A comparative study of two financial crises

By Liu He
0 Comment(s)Print E-mail China.org.cn, October 17, 2013
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8. Crises developed following their own cycles. Before the cycles were completed, the recovery did not come easily. Financial crises often start with economic depression, followed by breaking bubbles and soaring unemployment. A depressed economy may seek a political or military resolution. Amid a debt crisis-stricken Euro zone, and a war-torn Middle East, we ought to be fully prepared for greater risks during this financial crisis.

9. Only at the most difficult stage in a crisis will the most effective solutions emerge – often major theoretical innovations. In the wake of the Great Depression, the world nurtured the Keynesian Revolution. The solution to the current crisis may center around shrinking global demand as well as global mismatches of capital, technology and labor distribution.

10. Crises strongly call for redistribution, which results in major changes in the international economic order. Following this crisis, the focus of the world's development shifted to the Asia-Pacific region and the G20 came into being. The world powers are making great efforts to rebalance themselves in a fast changing world order.

In this sense, crises also have positive significance amid the damage they cause to productivity.

Three suggestions

1. Making full preparation for worst case scenarios. Through the comparative studies and in light of the worsening Euro crisis, we are convinced it is imperative to prepare for the worst while hope for the best. We ought to be ready for a sudden, external impact as much as for long-term structural change.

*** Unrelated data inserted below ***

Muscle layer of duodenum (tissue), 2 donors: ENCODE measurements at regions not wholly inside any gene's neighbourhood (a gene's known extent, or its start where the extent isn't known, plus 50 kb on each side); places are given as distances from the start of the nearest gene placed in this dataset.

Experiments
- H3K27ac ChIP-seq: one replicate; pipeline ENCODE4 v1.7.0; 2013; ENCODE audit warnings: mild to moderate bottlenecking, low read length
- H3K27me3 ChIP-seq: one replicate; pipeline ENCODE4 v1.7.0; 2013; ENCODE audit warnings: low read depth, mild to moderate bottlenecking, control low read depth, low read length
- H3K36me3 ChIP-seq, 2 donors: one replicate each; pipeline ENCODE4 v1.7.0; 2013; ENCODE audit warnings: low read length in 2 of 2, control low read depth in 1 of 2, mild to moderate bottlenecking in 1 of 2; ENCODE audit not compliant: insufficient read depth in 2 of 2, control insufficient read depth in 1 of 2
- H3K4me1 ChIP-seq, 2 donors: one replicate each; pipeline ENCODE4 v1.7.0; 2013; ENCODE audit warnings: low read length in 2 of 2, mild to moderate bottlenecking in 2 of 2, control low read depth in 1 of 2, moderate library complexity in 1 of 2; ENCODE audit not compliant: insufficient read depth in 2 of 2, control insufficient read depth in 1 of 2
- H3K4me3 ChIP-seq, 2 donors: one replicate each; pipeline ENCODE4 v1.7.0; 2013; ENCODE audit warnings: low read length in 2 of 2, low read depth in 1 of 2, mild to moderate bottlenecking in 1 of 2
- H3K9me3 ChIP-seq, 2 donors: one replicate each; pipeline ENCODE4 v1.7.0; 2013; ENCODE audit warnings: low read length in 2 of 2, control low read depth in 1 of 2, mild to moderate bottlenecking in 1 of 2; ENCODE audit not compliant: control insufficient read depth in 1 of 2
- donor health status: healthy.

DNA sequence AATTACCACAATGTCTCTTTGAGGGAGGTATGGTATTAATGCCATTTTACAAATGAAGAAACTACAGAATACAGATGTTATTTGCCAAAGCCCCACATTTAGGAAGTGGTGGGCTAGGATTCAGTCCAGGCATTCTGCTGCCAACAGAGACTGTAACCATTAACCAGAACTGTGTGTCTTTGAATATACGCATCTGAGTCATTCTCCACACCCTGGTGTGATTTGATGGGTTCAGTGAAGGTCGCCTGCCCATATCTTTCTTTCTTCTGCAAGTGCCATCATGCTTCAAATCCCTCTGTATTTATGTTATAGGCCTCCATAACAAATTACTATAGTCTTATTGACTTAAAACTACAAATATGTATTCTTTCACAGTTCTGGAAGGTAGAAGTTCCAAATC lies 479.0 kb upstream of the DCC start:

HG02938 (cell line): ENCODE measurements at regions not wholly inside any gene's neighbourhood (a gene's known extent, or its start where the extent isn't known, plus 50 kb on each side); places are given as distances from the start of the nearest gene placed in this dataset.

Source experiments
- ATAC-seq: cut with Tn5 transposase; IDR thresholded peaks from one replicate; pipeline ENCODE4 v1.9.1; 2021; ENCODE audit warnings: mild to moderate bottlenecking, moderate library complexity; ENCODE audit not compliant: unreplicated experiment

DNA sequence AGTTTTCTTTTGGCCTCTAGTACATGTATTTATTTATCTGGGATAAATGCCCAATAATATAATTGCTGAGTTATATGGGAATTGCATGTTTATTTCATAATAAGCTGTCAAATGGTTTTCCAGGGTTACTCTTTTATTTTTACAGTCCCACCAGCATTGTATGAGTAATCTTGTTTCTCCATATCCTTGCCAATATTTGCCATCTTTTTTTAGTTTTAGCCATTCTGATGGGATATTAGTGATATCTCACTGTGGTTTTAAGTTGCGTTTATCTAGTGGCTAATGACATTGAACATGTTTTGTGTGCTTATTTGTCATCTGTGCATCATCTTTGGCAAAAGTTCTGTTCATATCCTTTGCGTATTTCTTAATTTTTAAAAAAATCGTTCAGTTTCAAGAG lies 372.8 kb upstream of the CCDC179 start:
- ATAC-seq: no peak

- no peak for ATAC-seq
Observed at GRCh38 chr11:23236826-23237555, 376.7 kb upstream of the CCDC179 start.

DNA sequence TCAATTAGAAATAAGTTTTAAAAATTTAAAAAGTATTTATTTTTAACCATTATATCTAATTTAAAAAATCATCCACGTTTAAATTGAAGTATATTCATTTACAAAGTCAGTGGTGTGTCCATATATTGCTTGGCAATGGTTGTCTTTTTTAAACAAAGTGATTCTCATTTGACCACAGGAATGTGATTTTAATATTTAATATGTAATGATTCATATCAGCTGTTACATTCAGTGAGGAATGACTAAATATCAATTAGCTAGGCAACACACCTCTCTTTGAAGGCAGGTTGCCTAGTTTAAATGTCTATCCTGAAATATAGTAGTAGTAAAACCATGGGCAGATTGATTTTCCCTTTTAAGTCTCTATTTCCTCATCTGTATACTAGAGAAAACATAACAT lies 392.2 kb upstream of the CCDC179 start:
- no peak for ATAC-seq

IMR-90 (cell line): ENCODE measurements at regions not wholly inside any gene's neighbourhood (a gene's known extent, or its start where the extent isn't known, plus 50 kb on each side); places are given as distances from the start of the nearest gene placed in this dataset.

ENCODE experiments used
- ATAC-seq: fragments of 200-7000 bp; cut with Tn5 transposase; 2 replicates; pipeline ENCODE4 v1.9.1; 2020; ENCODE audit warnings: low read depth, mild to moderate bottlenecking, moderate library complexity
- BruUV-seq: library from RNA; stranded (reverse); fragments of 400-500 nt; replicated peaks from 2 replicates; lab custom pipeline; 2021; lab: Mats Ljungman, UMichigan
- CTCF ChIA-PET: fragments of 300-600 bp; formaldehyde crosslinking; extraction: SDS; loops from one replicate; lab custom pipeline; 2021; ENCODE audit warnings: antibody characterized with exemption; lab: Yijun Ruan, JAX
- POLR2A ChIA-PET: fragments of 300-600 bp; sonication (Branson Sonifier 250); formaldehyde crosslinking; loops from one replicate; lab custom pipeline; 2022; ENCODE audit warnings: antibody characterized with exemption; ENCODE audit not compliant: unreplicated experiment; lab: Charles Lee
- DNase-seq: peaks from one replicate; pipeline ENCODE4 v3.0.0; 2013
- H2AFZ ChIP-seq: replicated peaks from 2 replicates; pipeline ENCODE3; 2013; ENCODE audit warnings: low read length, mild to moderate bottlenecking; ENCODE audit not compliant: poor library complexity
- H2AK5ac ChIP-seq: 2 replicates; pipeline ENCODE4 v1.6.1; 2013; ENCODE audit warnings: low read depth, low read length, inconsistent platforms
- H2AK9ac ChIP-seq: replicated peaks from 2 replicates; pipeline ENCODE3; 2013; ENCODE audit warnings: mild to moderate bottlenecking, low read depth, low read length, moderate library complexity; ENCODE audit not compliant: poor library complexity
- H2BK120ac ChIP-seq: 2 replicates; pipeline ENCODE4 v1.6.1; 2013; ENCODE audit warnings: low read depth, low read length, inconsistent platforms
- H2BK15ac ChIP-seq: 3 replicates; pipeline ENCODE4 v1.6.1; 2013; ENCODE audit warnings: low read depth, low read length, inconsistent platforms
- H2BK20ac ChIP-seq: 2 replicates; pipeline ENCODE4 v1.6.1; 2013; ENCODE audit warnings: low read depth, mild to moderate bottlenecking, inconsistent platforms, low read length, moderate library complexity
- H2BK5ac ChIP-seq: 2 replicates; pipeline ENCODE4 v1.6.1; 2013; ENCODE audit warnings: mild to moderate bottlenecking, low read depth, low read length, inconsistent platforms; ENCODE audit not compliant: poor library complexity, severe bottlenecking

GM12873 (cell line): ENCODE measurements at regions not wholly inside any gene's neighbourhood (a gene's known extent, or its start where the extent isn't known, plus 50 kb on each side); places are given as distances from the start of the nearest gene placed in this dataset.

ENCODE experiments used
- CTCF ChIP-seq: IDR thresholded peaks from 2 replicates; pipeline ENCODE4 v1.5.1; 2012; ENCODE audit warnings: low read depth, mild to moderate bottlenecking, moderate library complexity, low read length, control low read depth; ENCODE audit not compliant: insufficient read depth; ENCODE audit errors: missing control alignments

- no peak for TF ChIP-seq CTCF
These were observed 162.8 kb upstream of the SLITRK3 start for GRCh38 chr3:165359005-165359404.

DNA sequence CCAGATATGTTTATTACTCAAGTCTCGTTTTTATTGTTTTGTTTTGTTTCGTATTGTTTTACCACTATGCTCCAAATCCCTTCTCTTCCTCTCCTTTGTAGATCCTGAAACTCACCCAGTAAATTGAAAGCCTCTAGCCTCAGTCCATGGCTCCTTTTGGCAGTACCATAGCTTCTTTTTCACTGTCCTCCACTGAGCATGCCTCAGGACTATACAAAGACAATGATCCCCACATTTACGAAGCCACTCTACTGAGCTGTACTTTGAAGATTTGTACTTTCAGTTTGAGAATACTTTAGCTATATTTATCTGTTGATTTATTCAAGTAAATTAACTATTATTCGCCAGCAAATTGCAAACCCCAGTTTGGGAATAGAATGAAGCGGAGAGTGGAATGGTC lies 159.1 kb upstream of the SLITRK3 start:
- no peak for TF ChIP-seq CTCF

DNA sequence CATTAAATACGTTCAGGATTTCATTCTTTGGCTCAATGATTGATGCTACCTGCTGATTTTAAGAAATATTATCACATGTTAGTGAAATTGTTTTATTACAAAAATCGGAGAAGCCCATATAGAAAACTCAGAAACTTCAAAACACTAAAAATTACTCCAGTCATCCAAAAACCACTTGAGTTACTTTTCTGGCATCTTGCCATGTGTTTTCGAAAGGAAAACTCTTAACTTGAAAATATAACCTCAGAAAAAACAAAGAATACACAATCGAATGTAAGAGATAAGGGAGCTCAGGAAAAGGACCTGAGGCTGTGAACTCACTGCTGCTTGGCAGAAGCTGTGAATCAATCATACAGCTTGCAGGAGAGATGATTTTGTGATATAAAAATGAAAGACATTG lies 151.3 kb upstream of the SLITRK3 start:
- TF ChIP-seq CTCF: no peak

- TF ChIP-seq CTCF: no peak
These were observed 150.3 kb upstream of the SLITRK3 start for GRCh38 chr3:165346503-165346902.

2. Seizing strategic opportunities and maximizing China's interest in the global framework. Prior to this crisis, expanding the overseas market and the influx of international capital made China the world's manufacturing center. But in the wake of this crisis, the world is experiencing insufficient demand and deleveraging, which has opened up a new opportunity for China as to make most of its domestic market in its contribution to global recovery.

3. Focusing on China's own business, and carrying out theoretical research. The studies have also shown that attending to China's own affairs regardless of the external environment is the fundamental policy to achieve peaceful restoration. China should follow the successful examples of other nations, and be wary of getting involved in international events.

The author is director of the Leading Group for Financial and Economic Affairs, and vice director of National Development of Reform Commission.

The article was translated by Chen Boyuan. Its original unabridged version was published in the No. 5, 2012 issue of Comparative Studies magazine.

Opinion articles reflect the views of their authors, not necessarily those of China.org.cn.


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